When Lucy Jackson, 31, first met her partner Amy, 33, over seven years ago, she knew straight away they were meant for each other.
‘It was supposed to be one or two drinks,’ Lucy told Gay Star News. ‘But 11 hours later, we were still chatting.
‘For me personally, I knew straight away she was the one,’ she said.
The Sydney-based couple eventually tied the knot, bought a house together and were ready to start their journey to parenthood.
In early 2017, the lesbian couple began IVF ‘due to medical reasons’, with Amy carrying the baby.
Lucy (left) and Amy (right) Jackson. | Photo: supplied
During the pregnancy, friends of theirs recommended the Rainbow Families prenatal class, catering specifically to LGBTI parents.
Ashley Scott is the director of Rainbow Families.
He told Gay Star News: ‘Rainbow Families identified a need within our community for this class.’
He added: ‘For LGBTI parents attending traditional birthing classes, it has been a very heteronormative experience that they often don’t fit into, or feel comfortable with.’
Working with a volunteer midwife educator, they started the program in February last year. It has since grown and the feedback has been ‘overwhelmingly positive’.
In August this year, Sydney Local Area Health began facilitating the class. Macquarie Bank also now host the day, providing catering and the venue.
So what happens on the day?
Each class is a full day, running from 9am to 5pm.
The morning starts with an introduction to Rainbow Families and an icebreaker for the group.
Lucy said: ‘Amy and I were sat with two beautiful dads.’
Then the prenatal presentation begins. This includes role playing, videos and discussion, as well as the presentation.
Amy and Lucy Jackson at the Rainbow Families prenatal class. | Photo: supplied
This is followed by a Q&A, which Scott describes as ‘one of the best aspects of the class.’ Within the class, there are generally many variables on how people are planning on giving birth, so there are usually a wide variety of questions.
During the Q&A, Lucy and Amy took the opportunity to ask about their specific birthing questions.
For medical reasons, Amy could only give birth via C-section.
Lucy explained: ‘I have friends who have been to other prenatal classes where they assume everyone will give birth “naturally” – vaginally – or they assume everyone will breastfeed. All of those stigmas can be so demoralizing.
‘At no point were we made to feel like there was anything wrong with [Amy having a C-section],’ Lucy said.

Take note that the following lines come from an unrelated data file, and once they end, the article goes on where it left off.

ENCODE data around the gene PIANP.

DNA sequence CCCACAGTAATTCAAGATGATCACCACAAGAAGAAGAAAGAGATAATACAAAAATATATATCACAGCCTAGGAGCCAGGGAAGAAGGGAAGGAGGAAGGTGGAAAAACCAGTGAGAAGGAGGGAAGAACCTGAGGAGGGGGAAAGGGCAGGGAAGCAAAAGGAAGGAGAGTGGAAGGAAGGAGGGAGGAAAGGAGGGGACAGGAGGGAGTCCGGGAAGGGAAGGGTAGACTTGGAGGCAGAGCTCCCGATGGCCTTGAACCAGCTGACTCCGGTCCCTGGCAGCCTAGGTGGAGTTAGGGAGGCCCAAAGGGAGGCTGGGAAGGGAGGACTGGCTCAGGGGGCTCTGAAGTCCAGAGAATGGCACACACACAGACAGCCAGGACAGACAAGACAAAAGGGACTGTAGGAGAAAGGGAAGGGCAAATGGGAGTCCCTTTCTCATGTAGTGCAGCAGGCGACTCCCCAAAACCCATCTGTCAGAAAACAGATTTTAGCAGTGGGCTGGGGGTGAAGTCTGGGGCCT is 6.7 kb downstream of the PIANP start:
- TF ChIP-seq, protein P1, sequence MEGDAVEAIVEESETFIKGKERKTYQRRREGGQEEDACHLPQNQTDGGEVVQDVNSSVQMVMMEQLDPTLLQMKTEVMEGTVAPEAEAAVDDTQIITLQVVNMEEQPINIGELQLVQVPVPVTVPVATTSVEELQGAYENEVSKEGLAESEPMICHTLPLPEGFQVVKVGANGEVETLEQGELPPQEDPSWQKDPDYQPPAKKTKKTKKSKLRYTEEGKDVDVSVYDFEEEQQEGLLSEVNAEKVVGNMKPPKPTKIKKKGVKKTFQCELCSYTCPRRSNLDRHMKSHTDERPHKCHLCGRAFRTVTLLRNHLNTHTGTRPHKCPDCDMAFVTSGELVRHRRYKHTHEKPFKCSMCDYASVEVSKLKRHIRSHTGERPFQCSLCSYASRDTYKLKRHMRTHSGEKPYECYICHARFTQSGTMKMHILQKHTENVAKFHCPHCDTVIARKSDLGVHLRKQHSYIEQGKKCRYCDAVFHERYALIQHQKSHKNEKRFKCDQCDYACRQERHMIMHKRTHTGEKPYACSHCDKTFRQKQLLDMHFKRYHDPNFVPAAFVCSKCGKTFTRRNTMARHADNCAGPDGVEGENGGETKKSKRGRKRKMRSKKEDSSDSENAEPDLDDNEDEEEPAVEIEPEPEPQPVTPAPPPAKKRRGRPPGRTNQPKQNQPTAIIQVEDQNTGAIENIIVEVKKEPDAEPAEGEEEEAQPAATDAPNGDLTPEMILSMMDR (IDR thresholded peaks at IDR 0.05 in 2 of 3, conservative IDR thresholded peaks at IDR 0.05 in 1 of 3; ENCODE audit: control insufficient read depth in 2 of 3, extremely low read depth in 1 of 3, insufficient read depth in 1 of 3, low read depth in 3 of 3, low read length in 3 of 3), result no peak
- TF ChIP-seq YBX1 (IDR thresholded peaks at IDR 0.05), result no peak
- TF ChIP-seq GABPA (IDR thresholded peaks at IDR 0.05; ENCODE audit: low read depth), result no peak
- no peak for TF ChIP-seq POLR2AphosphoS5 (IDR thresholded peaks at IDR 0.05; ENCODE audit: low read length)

She added: ‘The Rainbow Families class was so well organized and so considerate of everyone’s different situations, both medically and personally.’
Lucy and Amy Jackson. | Photo: supplied
After lunch, the afternoon session is about caring for a newborn and covers topics like breast, chest and co-feeding, wrapping and settling.
Lucy said: ‘We picked up a lot of useful tips from the class.’
They learnt about swaddling and breastfeeding but she said the most important thing they learnt was patience and to be kinder to yourself.
Lucy said: ‘Go with the flow. Babies can be so unpredictable and you need to be open to change.’
Amy and Lucy welcomed their baby Arlo on 20 September, born at 38 weeks.
‘He is the most divine little boy,’ Lucy said. ‘The joy and peace he has brought into our home is indescribable.’
The lesbian couple said the new addition to their family has profoundly changed their lives.
‘Life now is beautifully raw, amazing and fascinating,’ Lucy said. ‘We have learnt so quickly. We have never loved so hard or deeply and we have never been more tired, more happy, more hormonal but we wouldn’t change a thing,’ she said.
Amy and Lucy with baby Arlo. | Photo: supplied
They use the techniques they learnt at the prenatal class every day. They’ve perfected their swaddling technique and say it changed their lives.
Offering some words of wisdom, Lucy said: ‘Be kind to yourself, a baby changes everything – in the most incredible way!
‘Amy and I are both incredibly aware that people will be reading this hoping for their rainbow baby and all we can say to those people is never give up hope.
‘When there is hope, nothing is too much trouble. So take a deep breath and remember love will get you through,’ she said.
They’re also planning to meet up with the gay dads they were sat next to in their Rainbow Families prenatal class.
The next Rainbow Families class is Saturday 24 November. The classes are run quarterly and each class has around 20 people in it.
For more information, visit the Rainbow Families website.
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